First, he failed to understand the difference between running a business with 25-35 percent margins (booze) and one with 1-2 percent margins, or even losses for long periods of time (aviation). He failed to see his managerial limitations in this new business where he didn't have a clue on how to run it.
As we noted before, in the US, the last 30 years have seen nothing less than 50Â airline bankruptcies. In India, we have seen at least 10 failures sinceÂ aviation was opened up to the private sector in the 1990s. But Mallya does not seem to have noticed any of this. He assumed that since he was so successful in liquor, the airline business should be a breeze.
Trying to run an airline like the liquor business was his first mistake. It was also a case of unrelated diversification.
The second overreach related to his expansion with the acquisition of Air Deccan. Despite the odds, the fact is Mallya did create the best airline brand in Kingfisher. Business passengers were shifting from Air India and Jet in droves to Kingfisher, thanks to Mallya's no-expenses-spared approach to Kingfisher First Class. But when he suddenly decided that he wanted size and scale, he bought Air Deccan at a huge premium (Capt GR Gopinath's airline was roughly where Kingfisher is today-on stretchers-but Mallya didn't see that). Worse, he named it Kingfisher, too. Do you name a loser the same as a potential winner?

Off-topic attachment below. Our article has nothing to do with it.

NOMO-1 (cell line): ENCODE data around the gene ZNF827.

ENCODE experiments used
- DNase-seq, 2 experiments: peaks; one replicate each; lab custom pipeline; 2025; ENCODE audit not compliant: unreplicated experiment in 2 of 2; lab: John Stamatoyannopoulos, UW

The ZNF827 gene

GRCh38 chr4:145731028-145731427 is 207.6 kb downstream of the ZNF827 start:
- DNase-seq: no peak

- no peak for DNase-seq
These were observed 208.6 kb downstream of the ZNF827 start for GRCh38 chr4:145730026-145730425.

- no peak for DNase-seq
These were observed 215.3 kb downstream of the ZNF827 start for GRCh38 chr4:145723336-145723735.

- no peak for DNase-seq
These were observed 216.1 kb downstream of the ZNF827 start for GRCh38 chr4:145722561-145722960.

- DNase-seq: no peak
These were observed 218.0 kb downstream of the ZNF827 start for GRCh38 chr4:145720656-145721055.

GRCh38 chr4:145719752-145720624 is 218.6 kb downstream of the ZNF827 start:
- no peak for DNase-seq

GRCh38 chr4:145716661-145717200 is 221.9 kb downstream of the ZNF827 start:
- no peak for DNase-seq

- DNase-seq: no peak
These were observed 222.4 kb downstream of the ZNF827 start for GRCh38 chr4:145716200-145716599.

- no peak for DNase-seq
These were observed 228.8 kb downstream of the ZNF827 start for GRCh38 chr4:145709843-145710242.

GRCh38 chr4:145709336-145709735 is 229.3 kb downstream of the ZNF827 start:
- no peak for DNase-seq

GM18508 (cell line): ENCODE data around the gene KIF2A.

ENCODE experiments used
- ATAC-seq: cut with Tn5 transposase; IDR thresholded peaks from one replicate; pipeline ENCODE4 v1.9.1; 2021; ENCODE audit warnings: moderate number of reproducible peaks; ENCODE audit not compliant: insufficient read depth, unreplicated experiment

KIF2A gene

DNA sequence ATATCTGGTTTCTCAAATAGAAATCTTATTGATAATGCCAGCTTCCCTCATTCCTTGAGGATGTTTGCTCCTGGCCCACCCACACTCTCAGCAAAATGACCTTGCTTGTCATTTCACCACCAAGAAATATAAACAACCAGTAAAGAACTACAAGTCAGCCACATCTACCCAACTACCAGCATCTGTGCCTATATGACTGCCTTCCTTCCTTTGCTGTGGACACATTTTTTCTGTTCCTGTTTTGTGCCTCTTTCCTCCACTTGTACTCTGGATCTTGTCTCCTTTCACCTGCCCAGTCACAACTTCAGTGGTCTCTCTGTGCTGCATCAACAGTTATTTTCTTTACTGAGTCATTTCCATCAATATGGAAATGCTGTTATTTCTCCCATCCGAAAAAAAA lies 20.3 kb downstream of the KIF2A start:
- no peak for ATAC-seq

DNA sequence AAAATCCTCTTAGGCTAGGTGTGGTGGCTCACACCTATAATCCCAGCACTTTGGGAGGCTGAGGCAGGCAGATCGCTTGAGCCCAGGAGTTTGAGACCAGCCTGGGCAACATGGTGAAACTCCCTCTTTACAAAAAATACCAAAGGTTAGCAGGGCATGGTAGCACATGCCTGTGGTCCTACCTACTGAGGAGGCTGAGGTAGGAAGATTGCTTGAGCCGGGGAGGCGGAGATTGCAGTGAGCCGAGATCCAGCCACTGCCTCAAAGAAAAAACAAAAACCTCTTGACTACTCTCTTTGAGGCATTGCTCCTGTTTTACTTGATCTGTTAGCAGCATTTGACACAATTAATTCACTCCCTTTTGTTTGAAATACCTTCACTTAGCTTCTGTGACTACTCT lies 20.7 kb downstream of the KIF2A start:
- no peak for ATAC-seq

Mallya can be excused for running a lavish Kingfisher, but trying to run a cut-rate carrier like Kingfisher was folly dipped in red ink from day one.